But make no mistake, even in the milder novel, Tyler Durden is a full-blown terrorist psychopath. And in some ways, the novel is more gruesome. For example, in the movie, we see Durden urinating in the soup. But in the novel, we learn that Durden puts his penis into the soup (Kindle 1160):

“The tomato soup must still be hot because the crooked thing Tyler tucks back in his pants is boiled pink as a jumbo prawn.”

Nice, huh? And he’s not above using biological weapons either (Kindle 1152):

“Then I hear one of the doctors, lawyers, whatever, say how a hepatitis bug can live on stainless steel for six months…I asked the doctor where we could get our hands on some of these hepatitis bugs…”

And he’s very creative when it comes to inventing new types of bombs, like his “lightbulb bomb.” (Kindle 2733). And at Kindle 2746, there is a recipe for homemade napalm.

In the novel and the movie, Tyler Durden invents bare-knuckle fighting. But in reality, Fight Club is a rip-off of the Ultimate Fighting Championship. Fight Club the novel was published in 1996, a couple of years after UFC #1, which took place in 1993.

In my original post, published on April 1st (ha, ha), I said that I would provide links for the quotes. Well, you can just copy and paste them into Google to see that they are real. Here is the list, going from top-to-bottom:

  1. Fight Club the novel – Kindle Location 3098
  2. Fight Club the movie – 2:10:05
  3. Fight Club the novel – Kindle Location 1785
  4. Fight Club the novel – Kindle Location 1769
  5. Fight Club the novel – Kindle Location 1043
  6. Fight Club the novel – Kindle Location 2045

Note: If you liked the movie, you will like the novel. Author Chuck Palahniuk packs it with all kinds of seriously crazy stuff.

Note: In the novel, Tyler Durden doesn’t preach “economic equilibrium”. Like I said, they crazied him up for the movie!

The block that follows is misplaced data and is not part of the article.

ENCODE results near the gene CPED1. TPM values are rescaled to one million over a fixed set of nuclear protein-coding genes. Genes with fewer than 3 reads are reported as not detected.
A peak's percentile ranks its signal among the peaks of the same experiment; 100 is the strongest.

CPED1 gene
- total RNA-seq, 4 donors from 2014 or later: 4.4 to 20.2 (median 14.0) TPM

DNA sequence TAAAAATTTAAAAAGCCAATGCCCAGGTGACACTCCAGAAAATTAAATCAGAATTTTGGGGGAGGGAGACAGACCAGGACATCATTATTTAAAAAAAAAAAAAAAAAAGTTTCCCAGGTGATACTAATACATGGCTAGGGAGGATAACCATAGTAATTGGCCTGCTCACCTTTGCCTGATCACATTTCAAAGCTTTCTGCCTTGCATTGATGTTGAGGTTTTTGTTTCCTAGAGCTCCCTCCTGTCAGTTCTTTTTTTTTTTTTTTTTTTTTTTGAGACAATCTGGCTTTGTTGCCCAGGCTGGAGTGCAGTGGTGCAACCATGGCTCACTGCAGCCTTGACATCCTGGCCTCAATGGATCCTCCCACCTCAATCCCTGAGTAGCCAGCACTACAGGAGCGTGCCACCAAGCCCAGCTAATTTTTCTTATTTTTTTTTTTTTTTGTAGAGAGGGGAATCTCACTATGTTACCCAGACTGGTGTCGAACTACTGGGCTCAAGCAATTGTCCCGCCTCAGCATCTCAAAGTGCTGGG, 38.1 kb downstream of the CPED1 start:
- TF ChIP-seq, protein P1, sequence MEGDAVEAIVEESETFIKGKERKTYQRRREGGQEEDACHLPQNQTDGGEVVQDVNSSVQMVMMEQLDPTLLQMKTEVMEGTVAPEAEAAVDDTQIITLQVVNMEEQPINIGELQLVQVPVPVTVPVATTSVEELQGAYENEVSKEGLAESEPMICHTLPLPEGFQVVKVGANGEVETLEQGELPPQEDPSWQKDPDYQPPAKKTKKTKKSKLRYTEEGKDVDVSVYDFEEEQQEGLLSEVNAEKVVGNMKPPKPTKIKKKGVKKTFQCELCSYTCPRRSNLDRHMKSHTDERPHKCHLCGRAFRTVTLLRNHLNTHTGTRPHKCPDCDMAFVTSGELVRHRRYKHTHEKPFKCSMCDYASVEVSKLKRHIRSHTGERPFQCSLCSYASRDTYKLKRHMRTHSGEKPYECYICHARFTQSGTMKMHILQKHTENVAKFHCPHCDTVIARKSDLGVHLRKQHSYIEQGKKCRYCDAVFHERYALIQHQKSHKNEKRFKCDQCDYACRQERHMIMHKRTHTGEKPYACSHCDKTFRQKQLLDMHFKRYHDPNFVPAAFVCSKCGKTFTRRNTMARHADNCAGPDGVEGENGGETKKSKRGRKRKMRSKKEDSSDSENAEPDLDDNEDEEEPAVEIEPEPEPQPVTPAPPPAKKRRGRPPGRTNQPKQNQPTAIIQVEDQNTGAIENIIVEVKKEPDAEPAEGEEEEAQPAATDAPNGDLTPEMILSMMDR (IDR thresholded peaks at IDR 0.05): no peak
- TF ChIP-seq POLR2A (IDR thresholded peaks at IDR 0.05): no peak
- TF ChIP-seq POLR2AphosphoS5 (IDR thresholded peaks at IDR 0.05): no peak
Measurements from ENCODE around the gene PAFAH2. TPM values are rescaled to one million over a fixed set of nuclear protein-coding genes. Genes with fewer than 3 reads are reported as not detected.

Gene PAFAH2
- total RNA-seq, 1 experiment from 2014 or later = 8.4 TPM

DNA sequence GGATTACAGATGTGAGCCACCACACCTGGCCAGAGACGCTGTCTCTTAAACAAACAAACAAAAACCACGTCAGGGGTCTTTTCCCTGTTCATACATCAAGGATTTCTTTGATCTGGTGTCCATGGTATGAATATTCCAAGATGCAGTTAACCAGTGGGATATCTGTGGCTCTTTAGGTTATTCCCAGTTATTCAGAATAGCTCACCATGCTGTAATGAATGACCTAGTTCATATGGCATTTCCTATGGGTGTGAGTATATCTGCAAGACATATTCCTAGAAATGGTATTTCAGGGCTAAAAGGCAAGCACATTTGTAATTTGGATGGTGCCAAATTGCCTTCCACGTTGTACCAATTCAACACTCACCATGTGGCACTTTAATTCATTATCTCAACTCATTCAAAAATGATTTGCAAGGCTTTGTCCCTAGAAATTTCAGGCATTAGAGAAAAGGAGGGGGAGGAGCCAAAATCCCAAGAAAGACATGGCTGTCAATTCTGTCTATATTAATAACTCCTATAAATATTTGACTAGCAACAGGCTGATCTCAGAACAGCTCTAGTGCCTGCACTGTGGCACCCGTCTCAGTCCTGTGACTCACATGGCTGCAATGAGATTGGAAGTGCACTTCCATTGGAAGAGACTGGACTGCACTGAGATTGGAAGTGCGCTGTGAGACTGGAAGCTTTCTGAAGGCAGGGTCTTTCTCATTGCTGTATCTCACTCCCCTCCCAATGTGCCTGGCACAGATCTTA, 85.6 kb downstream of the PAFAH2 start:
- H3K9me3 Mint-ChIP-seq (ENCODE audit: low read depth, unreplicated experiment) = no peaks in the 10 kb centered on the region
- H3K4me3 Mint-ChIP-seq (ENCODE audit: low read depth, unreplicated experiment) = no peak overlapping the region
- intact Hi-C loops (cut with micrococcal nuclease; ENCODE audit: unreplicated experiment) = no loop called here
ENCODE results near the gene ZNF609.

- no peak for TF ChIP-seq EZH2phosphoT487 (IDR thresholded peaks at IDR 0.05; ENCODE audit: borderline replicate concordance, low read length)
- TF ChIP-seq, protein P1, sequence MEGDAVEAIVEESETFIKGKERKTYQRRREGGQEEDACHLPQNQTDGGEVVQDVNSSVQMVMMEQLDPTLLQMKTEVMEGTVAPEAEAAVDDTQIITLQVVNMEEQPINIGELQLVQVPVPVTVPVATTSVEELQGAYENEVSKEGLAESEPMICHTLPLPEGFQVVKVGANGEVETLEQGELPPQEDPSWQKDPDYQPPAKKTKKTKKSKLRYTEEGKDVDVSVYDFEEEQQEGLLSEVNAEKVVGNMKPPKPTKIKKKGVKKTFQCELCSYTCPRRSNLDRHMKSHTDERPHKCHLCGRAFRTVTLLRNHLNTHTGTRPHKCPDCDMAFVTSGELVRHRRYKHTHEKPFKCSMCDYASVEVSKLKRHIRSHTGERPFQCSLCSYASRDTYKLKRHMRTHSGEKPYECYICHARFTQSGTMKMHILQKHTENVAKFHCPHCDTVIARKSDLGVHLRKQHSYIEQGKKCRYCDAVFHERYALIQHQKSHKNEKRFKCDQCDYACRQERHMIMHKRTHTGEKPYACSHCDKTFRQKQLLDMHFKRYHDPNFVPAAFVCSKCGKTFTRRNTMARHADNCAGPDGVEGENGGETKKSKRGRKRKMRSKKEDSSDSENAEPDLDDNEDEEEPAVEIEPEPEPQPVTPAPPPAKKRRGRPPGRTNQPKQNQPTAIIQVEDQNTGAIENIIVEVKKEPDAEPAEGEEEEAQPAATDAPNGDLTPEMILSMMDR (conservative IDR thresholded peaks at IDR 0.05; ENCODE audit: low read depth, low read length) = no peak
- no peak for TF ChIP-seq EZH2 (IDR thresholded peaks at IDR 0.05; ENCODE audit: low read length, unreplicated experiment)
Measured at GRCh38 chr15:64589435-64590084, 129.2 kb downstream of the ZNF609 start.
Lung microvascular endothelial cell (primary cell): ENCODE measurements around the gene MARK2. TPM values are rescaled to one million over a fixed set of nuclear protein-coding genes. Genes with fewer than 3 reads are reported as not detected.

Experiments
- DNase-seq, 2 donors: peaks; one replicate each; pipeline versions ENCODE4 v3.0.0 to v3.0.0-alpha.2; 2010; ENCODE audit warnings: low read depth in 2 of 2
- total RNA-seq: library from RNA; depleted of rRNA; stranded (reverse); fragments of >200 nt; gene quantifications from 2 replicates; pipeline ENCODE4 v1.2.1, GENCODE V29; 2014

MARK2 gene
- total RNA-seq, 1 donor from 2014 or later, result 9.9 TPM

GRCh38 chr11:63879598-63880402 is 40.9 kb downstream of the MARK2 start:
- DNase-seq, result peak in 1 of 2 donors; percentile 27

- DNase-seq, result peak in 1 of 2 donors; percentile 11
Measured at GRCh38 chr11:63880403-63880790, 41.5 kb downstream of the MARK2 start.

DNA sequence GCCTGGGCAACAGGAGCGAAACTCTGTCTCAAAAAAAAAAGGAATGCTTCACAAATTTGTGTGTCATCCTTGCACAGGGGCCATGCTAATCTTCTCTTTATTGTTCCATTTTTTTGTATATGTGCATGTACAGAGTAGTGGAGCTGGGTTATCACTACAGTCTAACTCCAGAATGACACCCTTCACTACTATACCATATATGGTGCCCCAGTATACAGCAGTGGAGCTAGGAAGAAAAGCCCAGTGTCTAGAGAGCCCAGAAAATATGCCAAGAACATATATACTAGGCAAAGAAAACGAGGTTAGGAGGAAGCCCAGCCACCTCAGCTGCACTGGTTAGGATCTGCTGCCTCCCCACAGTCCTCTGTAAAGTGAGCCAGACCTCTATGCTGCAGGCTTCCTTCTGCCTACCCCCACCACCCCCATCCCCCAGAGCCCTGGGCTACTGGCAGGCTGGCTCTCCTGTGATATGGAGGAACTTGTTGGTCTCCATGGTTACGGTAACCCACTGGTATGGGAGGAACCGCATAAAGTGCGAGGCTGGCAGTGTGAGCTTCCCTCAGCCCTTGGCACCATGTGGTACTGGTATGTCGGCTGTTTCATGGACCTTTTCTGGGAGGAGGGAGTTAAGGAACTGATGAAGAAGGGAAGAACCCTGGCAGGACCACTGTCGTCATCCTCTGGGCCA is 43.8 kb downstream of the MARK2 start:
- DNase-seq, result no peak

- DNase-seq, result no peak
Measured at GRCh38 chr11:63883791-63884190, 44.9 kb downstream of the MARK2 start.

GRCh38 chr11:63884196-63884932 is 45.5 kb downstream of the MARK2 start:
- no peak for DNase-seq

This concludes my literary critique of “Fight Club”. Hope you enjoyed it.

Tyler Durden is Financial Terrorist Psychopath

Below are some Tyler Durden quotes that I have collected. Durden is a proponent of “returning to economic equilibrium” which means that civilization can only be saved by first causing its collapse via financial terrorism.

“We’re going to break up civilization so we can make something better out of the world.”

“It’s getting exciting now…we will view the collapse of financial history. One step closer to economic equilibrium.”

“This was the goal…The complete and right-away destruction of civilization.”

“Picture yourself planting radishes and seed potatoes on the fifteenth green of a forgotten golf course. You’ll hunt elk through the damp canyon forests around the ruins of Rockefeller Center.”

The resulting mayhem, suffering, and slaughter is a necessary sacrifice in the name of “equilibrium” – even a religious sacrament:

“It was right to kill all those people. Open your eyes…Think about the animals used in product testing. Think about the monkeys shot into space. Without their death, their pain, without their sacrifice, we would have nothing.”

“We are God’s middle children with no special place in history and no special attention. Unless we get God’s attention, we have no hope of damnation or Redemption. Which is worse? Hell or nothing? Only if we’re caught and punished can we be saved. Burn the Louvre, and wipe your ass with the Mona Lisa. This way at least, God would know your names.”

Funny thing about Tyler Durden and Osama bin Laden – they have/had the same goal: destroying America.

I have links to all of these quotes, and will post them in Part 2 of this story.